Less Vain Growth Metrics


(This is part two of a series.  Previously I criticized the use of the “One Metric That Matters” approach to business management. You can read the previous post here.)

Above is a chart from a funding pitch deck from a real startup. Roughly 99% of this chart was altered further to protect everyone involved. This chart was used in the funding deck because it looks like the type of chart you would think every investor would want to see. It goes up and to the right, shows an exponential growth curve. 

In this post I’ll argue that growth is not something you can or should manage with just one metric. As with most aspects of a business, trying to apply the “One Metric That Matters” (OMTM) to a company you wish to be successful is a myopic recipe for failure. Instead you must use a collection of metrics to provide a realistic assessment.

Growth seems pretty simple, right? “The numbers need to go up and to the right” in a scale that suggests you and your company are “riding a rocket.” Perhaps you think you “have the bull by the horns” or the “tiger by the tail.” It sounds exciting, a little terrifying, but positive, right?

Vanity and Theater

We as a culture are obsessed with growth, and the media has fanned this obsession with what Lean Startup author Eric Ries refers to in his writing and speaking as “vanity metrics” employed in the service of “success theater.” This is the publicizing of some number that is so large as to appear sensational. Its purpose is to give the press something to write about, entice prospective investors, and make your competitors jealous. The truth is that the number means nothing, and certainly provides no insights that your competition can use against you. 

One of my favorite recordings from the Commonwealth Club of California is this conversation between Eric Ries and 500 Startups founder Dave McClure. The example they describe is that if you are talking about having a million clicks to your website a week, that could be from one million individuals that each visit once and then abandon it, never again to return. Those million clicks could also be a single user who is clicking a million times over and over (probably a bot, or your mom).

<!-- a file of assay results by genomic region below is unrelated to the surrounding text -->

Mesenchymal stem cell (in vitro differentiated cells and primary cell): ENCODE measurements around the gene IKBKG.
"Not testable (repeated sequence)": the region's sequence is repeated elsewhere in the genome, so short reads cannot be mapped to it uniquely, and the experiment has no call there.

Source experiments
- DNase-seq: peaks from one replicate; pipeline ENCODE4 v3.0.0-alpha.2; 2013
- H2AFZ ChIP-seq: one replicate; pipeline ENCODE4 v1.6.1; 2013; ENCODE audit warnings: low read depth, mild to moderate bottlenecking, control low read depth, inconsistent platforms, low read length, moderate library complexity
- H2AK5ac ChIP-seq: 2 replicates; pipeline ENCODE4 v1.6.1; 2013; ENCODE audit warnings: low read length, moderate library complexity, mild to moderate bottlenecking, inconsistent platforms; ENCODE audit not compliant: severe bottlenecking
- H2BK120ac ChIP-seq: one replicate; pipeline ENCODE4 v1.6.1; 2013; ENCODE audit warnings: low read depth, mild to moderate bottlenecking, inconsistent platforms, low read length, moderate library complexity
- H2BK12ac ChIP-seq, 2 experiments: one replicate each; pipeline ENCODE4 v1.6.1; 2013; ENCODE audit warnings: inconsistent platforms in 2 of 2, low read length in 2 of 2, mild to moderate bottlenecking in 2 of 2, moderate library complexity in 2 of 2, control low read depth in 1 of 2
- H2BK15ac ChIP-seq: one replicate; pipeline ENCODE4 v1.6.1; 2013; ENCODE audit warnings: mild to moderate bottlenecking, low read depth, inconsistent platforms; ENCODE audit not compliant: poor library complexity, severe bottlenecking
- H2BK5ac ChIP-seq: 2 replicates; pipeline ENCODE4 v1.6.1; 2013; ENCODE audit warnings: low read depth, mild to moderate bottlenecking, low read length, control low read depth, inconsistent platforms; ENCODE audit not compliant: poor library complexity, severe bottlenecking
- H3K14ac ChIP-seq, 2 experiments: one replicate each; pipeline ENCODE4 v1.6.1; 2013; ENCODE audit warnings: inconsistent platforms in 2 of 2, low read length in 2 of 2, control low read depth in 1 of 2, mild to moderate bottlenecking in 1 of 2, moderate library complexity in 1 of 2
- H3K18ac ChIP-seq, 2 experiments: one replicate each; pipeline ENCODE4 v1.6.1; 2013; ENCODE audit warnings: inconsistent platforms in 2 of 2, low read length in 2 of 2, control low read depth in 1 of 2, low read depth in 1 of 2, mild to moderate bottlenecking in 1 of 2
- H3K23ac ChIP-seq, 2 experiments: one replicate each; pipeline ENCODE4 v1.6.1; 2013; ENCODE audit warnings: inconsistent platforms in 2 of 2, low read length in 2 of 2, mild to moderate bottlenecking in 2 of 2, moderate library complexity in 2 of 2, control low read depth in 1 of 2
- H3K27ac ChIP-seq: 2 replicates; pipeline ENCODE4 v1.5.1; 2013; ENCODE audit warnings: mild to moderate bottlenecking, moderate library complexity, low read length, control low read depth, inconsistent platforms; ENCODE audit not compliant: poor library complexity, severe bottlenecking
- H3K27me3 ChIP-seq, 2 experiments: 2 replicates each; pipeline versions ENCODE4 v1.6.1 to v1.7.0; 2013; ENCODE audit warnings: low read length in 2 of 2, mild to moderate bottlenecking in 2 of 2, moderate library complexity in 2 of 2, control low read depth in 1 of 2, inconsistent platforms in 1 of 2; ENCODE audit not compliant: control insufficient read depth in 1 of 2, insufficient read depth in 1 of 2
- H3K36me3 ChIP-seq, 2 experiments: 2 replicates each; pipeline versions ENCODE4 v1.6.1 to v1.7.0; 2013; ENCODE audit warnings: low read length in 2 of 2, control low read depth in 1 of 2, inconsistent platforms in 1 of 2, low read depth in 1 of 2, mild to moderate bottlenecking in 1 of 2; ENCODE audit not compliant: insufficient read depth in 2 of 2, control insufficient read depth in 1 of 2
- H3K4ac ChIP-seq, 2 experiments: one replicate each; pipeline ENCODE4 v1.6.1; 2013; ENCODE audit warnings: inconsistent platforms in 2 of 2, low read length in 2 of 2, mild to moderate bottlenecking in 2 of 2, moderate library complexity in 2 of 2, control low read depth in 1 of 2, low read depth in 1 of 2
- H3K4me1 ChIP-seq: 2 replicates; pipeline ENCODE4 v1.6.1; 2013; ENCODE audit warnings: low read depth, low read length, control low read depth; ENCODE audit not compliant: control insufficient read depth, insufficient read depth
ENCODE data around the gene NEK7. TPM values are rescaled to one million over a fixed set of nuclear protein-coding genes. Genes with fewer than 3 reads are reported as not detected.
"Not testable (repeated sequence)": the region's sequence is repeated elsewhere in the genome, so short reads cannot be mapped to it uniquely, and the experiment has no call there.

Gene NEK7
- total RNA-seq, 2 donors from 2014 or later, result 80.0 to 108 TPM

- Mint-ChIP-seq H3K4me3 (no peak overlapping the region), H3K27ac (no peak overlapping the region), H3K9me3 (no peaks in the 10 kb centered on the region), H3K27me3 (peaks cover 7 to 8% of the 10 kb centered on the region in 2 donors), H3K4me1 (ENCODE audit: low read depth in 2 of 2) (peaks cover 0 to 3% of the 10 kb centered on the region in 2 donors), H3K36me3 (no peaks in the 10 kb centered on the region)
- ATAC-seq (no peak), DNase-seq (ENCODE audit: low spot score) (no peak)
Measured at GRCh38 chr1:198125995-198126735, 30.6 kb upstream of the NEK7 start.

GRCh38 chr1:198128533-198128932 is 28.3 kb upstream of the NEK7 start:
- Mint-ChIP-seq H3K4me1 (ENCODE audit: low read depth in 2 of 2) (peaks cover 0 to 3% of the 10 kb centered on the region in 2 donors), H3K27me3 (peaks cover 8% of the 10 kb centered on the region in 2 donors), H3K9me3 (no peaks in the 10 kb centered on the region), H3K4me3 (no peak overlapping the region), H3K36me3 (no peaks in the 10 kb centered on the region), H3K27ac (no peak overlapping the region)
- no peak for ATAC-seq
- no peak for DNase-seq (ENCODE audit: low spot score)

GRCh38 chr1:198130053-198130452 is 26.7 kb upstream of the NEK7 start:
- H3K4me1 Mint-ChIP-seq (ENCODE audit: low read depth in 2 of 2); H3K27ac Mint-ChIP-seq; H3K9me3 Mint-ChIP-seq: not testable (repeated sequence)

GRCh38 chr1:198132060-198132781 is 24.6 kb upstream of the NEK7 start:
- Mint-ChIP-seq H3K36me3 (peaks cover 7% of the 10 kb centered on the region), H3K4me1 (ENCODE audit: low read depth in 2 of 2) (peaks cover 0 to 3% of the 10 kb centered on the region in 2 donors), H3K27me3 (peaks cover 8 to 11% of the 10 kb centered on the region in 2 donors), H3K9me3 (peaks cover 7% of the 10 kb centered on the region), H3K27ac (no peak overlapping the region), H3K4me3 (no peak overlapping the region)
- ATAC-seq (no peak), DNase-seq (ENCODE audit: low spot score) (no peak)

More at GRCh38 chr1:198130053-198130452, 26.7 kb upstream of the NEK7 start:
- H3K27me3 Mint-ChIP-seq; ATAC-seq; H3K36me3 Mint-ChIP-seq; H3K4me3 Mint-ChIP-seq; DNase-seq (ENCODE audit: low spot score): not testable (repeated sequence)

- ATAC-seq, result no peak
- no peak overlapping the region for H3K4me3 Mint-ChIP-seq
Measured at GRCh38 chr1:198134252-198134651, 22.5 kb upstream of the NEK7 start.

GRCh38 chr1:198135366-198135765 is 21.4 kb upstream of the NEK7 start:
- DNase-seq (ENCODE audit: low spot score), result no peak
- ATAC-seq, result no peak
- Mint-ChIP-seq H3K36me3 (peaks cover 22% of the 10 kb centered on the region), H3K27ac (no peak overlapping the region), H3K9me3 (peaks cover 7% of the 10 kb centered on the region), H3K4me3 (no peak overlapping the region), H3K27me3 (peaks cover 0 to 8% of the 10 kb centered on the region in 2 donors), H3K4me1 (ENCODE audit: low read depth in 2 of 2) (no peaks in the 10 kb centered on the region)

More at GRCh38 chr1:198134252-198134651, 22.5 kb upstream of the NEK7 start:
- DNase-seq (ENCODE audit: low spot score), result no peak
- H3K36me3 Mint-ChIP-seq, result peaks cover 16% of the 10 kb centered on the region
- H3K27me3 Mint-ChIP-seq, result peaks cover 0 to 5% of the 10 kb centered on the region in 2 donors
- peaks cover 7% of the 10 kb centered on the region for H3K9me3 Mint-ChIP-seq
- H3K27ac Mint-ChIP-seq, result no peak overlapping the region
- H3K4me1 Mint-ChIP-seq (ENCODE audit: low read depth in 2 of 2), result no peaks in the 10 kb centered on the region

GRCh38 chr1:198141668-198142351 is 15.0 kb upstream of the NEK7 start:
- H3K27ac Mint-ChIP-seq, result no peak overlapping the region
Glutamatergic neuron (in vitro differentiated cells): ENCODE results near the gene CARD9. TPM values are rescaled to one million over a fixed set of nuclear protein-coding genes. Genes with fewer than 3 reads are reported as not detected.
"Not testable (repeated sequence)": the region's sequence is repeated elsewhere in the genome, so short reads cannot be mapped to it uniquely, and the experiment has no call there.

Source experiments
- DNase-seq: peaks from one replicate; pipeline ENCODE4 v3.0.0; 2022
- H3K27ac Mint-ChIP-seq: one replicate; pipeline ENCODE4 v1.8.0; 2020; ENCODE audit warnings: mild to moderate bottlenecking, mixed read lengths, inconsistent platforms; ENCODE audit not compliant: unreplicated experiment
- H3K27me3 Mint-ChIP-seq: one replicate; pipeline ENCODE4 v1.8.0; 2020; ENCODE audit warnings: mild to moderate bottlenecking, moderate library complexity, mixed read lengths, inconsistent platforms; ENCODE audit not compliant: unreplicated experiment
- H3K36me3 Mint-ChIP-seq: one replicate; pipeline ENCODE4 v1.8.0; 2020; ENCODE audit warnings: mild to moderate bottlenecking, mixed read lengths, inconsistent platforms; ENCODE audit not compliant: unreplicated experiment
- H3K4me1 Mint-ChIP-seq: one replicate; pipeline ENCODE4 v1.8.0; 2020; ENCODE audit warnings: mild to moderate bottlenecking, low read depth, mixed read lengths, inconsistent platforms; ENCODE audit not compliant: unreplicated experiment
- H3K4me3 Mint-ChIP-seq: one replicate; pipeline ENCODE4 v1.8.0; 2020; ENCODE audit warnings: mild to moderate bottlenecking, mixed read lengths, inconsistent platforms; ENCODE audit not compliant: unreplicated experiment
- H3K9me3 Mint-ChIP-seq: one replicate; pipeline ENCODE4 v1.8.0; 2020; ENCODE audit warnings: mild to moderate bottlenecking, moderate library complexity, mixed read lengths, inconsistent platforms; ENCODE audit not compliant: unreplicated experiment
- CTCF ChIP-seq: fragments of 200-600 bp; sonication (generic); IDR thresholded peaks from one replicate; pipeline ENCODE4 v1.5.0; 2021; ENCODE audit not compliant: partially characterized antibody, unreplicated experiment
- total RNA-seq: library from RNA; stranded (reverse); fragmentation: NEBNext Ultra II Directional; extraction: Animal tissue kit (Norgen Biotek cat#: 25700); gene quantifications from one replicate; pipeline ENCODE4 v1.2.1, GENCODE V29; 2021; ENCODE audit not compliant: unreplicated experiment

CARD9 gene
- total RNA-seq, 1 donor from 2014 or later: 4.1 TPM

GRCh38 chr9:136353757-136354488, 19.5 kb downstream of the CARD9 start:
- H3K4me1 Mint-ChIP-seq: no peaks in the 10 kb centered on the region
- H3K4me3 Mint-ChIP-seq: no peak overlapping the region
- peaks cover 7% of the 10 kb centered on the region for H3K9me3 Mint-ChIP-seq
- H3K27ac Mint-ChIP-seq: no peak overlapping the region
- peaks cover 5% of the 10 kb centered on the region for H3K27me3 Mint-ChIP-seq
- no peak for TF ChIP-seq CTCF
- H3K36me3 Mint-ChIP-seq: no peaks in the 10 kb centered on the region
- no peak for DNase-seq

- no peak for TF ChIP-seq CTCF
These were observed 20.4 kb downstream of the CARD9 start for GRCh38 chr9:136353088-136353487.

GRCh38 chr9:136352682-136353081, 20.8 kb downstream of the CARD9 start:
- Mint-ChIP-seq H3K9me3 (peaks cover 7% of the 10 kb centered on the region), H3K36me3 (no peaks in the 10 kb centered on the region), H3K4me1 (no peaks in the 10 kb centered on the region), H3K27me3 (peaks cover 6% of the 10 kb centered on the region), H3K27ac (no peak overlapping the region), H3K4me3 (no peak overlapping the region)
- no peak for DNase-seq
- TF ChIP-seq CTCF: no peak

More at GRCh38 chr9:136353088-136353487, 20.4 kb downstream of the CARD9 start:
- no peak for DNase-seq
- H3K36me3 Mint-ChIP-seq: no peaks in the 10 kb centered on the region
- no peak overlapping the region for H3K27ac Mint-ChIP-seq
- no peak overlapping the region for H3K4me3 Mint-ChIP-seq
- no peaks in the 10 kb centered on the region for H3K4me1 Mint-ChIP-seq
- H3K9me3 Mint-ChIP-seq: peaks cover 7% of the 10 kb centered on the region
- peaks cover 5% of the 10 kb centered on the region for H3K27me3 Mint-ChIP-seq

It’s true that there are some stories of incredible startups that became giant, like Instagram and Facebook, and in retrospect we can look at the history of the growth of those companies and see giant numbers. We make the mistake of believing that giant numbers cause a huge success, when more accurately it is the huge success that produces giant numbers as a bi-product.

For every company that was as successful as Instagram or Facebook (that’s a very small club), there are hundreds that started out similarly but died. We can look through the dead pool and find examples of startups that everybody thought would have been the next big thing. Here’s an article by Business Insider reporting on what happened to some particularly overhyped companies. 

Opportunity Costs

Let’s return to the chart from earlier. The main problem with this chart is that it is based on a single number, cumulative signups. It is impossible for a cumulative signup number to decrease over time, unless your company is proactively deleting accounts and factoring that into the equation. Success theater, however, is an arms race, and no company is going to intentionally take an action to make this chart look less sensational by doing something like deleting users. This is the same problem with metrics like total installs or total number of app store downloads, or any number that is aggregated and totalled like this.